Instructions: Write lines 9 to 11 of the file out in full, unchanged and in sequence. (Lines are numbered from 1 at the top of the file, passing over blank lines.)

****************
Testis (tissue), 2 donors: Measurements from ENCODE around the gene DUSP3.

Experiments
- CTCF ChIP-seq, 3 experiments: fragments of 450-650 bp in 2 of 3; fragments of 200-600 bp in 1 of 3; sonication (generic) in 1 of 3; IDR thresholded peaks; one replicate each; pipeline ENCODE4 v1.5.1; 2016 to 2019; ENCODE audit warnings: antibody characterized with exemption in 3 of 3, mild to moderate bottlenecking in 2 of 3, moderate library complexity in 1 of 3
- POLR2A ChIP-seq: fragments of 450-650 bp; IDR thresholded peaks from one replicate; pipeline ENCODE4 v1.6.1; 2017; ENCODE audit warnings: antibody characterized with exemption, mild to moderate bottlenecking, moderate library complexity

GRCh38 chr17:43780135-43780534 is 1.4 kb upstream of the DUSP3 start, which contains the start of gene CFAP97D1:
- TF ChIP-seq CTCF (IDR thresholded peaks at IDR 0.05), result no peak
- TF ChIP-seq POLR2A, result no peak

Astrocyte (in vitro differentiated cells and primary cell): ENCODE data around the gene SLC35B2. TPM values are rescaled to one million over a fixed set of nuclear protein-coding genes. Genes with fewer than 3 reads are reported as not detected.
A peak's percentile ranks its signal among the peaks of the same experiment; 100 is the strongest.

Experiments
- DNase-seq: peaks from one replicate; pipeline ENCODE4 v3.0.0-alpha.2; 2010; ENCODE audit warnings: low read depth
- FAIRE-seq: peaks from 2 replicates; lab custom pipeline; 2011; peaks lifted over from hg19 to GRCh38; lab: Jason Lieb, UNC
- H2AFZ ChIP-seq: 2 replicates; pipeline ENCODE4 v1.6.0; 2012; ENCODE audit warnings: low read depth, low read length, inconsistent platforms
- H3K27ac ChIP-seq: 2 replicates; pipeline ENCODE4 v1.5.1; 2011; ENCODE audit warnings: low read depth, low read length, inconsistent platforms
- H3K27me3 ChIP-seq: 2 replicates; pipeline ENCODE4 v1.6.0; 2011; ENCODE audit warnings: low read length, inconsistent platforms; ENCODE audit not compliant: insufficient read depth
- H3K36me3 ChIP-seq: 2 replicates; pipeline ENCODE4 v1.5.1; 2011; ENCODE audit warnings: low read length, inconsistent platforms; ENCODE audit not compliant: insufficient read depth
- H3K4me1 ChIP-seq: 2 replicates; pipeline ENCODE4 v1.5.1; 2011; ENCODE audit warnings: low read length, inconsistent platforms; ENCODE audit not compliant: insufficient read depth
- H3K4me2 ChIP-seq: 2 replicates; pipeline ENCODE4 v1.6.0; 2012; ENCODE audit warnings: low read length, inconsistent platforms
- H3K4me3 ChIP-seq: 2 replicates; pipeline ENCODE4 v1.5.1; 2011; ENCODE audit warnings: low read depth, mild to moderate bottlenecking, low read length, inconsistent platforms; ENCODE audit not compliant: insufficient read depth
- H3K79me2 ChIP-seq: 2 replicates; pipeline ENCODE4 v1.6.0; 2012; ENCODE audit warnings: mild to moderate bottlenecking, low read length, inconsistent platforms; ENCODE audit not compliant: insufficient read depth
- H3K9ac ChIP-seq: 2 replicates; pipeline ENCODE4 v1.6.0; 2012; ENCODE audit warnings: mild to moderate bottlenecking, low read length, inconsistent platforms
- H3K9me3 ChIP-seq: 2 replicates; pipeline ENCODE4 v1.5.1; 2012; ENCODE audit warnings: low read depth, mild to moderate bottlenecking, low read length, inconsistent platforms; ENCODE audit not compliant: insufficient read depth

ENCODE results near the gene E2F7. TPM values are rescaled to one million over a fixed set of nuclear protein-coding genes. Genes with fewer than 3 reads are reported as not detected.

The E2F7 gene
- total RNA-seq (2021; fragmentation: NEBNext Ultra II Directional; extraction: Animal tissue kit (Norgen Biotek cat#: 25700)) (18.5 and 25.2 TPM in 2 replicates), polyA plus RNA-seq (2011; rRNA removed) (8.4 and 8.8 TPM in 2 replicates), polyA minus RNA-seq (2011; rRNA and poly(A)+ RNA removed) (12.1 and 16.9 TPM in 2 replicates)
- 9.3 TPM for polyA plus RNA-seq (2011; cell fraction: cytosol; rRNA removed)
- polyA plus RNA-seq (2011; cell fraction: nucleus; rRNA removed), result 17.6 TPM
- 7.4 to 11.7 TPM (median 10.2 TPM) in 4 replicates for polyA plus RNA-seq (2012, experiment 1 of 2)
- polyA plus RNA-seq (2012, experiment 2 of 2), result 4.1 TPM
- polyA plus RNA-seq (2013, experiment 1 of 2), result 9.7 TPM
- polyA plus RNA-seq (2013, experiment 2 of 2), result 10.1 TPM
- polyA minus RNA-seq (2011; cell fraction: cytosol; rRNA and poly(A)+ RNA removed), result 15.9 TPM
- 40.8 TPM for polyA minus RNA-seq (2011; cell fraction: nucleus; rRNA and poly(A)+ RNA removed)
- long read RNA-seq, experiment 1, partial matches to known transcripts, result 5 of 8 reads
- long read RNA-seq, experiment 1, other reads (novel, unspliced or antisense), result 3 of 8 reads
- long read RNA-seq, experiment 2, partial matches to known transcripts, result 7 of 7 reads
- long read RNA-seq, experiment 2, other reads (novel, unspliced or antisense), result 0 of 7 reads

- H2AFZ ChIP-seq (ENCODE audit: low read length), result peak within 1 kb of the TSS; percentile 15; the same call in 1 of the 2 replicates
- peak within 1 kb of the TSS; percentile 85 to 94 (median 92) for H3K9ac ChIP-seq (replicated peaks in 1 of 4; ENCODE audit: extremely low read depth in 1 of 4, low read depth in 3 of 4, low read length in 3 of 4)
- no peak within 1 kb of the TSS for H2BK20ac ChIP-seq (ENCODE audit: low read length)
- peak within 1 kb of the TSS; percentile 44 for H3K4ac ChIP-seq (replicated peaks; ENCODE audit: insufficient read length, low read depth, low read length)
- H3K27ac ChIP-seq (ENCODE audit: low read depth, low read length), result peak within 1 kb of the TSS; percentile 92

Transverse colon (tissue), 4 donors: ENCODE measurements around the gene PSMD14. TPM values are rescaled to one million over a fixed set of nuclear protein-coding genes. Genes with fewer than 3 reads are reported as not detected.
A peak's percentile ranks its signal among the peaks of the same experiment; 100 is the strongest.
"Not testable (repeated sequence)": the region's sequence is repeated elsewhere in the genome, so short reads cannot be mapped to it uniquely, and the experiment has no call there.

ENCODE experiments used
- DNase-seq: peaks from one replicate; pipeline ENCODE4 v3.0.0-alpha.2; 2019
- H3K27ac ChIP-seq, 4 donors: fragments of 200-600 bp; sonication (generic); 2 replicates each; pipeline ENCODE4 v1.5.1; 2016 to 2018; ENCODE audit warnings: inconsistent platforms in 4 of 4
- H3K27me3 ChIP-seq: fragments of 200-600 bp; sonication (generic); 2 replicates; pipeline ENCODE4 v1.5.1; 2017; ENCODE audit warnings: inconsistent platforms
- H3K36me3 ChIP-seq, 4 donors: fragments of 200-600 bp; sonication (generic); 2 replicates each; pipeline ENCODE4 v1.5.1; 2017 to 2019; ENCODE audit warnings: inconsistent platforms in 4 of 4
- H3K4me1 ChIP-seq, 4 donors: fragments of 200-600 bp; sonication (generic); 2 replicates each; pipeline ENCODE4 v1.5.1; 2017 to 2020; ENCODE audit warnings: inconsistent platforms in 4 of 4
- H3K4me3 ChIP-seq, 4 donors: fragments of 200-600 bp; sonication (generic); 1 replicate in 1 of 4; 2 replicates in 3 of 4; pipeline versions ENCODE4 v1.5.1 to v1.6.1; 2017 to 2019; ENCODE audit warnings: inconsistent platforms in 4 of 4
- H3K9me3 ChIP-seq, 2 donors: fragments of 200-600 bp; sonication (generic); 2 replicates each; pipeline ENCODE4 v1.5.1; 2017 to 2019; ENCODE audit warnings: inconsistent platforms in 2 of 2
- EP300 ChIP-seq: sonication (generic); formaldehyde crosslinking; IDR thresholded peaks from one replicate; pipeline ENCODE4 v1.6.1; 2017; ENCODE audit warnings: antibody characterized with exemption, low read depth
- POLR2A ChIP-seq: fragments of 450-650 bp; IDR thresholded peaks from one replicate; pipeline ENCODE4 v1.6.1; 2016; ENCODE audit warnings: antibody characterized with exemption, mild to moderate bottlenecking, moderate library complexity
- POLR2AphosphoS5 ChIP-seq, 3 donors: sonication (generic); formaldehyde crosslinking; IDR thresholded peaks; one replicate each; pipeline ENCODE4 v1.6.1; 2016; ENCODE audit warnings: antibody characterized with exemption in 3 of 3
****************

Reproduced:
A peak's percentile ranks its signal among the peaks of the same experiment; 100 is the strongest.

Experiments
- DNase-seq: peaks from one replicate; pipeline ENCODE4 v3.0.0-alpha.2; 2010; ENCODE audit warnings: low read depth